Diagnosing Sears’ decline
Two articles about Sears crossed my desk a couple of weeks ago. One of them, entitled “Sears Aims to Shake Up it’s Dated Image” was a happy story about how Sears is investing in merchandising their products to attract a younger audience…with hopes of arresting their revenue slide of recent years. The other was a more sobering (and familiar) story entitled “Sears Learns That Merged-Channel Is All About Visibility. And if Systems are Flawed, You Don’t Want That Stuff Visible“.
Two articles, same week, two entirely different views of how to arrest the corporate decline. The first perspective believes that it’s all about merchandising. The second stresses real time (and accurate) information as the key to customer services and, ultimately, profits. (Guess which I’m a fan of :-) see my Kimono posts).
Now I know it’s really not an “either/or” situation here. If you don’t carry the right products, present them the right way, make sure they’re in inventory, and if you don’t make it easy to find, buy and deliver them, then you don’t have a sustainable business. You need to be right on both counts. But if you’re in a turn around situation, which do you focus on first? Systems that improve visibility and transactional efficiencies or merchandising that brings people in the stores but that you can’t execute on?
Which of these scenarios feels like they will have a bigger impact on the business?
From the “Sears Aims to Shake Up It’s Dated Image” article:
“…Sears is experimenting with a sleek, sophisticated look at a handful of stores, including at Woodfield Mall. Hot sellers like treadmills and the Kardashian Kollection, which used to be lost among the merchandise, have dedicated areas; the Kardashian clothes, for example, are placed at the entrance from the mall. Sales associates also are front and center, mingling with shoppers and offering to show them additional selections on iPads.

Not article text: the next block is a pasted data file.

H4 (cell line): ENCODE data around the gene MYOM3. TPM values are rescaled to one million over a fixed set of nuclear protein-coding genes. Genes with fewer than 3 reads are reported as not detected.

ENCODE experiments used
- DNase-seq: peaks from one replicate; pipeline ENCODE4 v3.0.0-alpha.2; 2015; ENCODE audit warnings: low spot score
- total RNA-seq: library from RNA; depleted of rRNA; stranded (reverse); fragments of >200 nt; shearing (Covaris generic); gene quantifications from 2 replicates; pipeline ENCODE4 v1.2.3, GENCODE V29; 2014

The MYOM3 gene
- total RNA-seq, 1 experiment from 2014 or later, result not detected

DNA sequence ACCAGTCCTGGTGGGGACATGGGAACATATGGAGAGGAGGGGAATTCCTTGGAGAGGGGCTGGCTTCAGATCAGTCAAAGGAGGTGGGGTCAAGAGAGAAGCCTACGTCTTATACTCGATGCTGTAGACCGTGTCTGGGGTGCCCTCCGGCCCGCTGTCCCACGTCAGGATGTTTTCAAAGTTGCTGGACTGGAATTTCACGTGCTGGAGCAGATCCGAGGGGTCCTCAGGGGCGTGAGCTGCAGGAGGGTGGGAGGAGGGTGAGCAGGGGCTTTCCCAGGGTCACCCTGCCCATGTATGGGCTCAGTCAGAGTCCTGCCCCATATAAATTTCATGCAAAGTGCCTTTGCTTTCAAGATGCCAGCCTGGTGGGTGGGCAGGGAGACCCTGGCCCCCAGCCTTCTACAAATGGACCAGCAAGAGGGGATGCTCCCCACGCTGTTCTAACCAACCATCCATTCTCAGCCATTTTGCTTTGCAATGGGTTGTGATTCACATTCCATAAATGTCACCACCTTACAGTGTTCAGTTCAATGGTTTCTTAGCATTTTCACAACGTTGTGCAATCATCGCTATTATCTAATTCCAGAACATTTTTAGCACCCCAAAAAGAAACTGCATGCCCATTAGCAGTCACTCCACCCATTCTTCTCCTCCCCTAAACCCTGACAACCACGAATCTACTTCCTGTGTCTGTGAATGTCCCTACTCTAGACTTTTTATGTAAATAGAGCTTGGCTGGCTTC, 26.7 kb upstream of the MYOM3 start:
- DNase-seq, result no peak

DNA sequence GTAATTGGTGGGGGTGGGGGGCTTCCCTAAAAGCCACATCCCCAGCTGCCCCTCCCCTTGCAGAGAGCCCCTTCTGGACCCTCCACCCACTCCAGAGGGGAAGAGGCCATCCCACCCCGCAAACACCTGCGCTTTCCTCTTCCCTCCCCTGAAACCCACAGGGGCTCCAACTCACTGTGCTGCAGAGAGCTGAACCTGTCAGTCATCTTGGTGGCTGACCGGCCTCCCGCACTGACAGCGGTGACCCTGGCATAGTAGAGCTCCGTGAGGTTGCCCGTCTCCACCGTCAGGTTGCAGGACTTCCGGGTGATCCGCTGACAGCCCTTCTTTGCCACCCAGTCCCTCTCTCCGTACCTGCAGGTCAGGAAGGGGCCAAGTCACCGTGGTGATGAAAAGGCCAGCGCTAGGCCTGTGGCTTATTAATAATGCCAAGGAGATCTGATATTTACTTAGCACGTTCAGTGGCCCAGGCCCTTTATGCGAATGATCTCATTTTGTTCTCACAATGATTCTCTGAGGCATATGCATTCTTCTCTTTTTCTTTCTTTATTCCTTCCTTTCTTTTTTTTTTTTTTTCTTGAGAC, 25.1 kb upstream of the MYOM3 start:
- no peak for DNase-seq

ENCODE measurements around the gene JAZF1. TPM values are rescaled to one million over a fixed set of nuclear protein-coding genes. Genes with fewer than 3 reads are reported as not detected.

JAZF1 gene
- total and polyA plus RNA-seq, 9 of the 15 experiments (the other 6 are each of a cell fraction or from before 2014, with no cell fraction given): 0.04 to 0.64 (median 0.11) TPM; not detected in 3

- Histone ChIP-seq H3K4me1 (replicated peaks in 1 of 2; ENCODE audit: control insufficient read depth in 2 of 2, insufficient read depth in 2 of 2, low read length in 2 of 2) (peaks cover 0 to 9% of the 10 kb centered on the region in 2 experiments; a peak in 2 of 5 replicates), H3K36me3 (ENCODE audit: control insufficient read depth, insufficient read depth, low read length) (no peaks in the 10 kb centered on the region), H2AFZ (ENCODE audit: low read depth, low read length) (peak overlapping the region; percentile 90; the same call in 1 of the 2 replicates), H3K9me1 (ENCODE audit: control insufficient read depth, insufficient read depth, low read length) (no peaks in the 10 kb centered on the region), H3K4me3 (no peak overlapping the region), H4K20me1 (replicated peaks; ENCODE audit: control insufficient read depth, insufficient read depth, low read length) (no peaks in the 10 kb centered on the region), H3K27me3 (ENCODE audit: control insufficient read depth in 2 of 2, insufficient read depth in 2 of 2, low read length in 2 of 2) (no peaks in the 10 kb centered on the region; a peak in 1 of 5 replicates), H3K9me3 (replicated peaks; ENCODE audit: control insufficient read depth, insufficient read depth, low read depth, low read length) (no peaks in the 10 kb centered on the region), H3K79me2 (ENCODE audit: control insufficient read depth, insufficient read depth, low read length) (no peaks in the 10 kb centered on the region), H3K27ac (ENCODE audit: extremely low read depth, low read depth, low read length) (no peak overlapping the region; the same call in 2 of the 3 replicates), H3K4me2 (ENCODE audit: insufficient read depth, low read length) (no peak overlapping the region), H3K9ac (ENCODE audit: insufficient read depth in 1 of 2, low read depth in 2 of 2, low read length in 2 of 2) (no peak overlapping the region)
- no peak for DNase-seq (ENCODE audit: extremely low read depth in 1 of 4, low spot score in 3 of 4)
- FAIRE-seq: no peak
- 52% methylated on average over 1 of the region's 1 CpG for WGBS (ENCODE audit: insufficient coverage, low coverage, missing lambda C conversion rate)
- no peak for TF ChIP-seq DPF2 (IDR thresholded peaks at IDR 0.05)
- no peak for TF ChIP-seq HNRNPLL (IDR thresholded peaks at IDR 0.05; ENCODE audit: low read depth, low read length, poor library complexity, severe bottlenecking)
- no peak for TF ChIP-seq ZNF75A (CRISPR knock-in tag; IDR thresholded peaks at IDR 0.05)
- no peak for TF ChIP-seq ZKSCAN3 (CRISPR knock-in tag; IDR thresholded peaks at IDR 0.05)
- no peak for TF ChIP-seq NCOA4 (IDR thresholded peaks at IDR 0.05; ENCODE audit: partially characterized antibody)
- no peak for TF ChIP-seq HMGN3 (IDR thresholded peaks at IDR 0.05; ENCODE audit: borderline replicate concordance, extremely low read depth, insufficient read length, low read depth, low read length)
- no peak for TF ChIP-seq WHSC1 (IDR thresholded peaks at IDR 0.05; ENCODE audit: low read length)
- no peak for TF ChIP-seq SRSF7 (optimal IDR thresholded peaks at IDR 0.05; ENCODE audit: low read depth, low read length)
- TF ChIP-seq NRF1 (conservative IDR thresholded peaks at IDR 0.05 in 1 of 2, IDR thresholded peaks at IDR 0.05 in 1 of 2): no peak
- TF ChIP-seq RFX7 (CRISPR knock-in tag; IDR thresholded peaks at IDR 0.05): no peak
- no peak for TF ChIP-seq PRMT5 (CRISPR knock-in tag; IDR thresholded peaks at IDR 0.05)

Mannequins are displayed with skateboards and bicycles. Likewise, items such as bras and panties that have always been shown separately are displayed together as coordinated outfits, much as a reader would see in a women’s magazine. Cashier stations are smaller and nestled into the prime real estate. The redesign is more akin to a modern boutique, sparser in what is displayed so that the customer isn’t overwhelmed…”
From the “…You Don’t Want That Stuff Visible” article:
“This sad tale started with a customer this month trying to buy a camera from Sears and opting to use in-store pickup. The system initially accepted the order, but then cancelled it because the item was no longer available. The customer then gave up on the store and asked to have the camera delivered.
In this instance, that didn’t help, but it did illustrate another system hole. The Web system issued a confirmation of shipment and it gave an expected delivery date.
The customer’s credit card was charged, but the item never arrived. Customer service then said it needed seven business days to research the status. Really? …
…The point is that 10 days after the order failed to arrive, Sears couldn’t even tell the customer whether the package had been shipped. This is all about visibility within the retailer. A Sears case manager was depending on a human reply from a warehouse manager to determine whether the order had been filled. Where’s the automation? And if the automation to support it is not in place, merged-channel is impossible. Or at least it shouldn’t be permitted.”
The good news here is that at least the Chairman of Sears Holdings has the right vision about what should happen, even if his operating staff are a long way off from delivering on it. This is an excerpt from the Chairman’s May 17th, 2012 Letter to Stockholders
“We have made great strides driven by significant investments in building the tools and processes to become a truly integrated retailer. More and more of our members and customers are moving seamlessly between stores, online and mobile for their shopping and research needs. We intend to make it easier and easier to shop across our Sears Holdings formats and channels so that it becomes second nature. Just like learning a new skill where people start with curiosity, move to deliberate practice and ultimately move to doing it instinctively (like driving a car or hitting a golf ball), how people shop today is changing and it isn’t just the younger generation that is benefitting from iPads, Facebook, and online retail. As the shopping and marketing tools become ubiquitous, easier to use and more integrated into our society, everybody’s lives are being impacted by them, young and old alike. We intend for Sears Holdings to be one of the companies that best serves our members and customers across these platforms and helps them make the transformation seamlessly.”
Mr. Chairman, it isn’t “just the younger generation that is benefitting from iPads, Facebook, and online retail” indeed! In fact, as our business can attest, it isn’t just the Business to Consumer channel that is being affected by these new expectations. Business to Business eCommerce is now joining the parade in a big way.
That’s a good thing :-).
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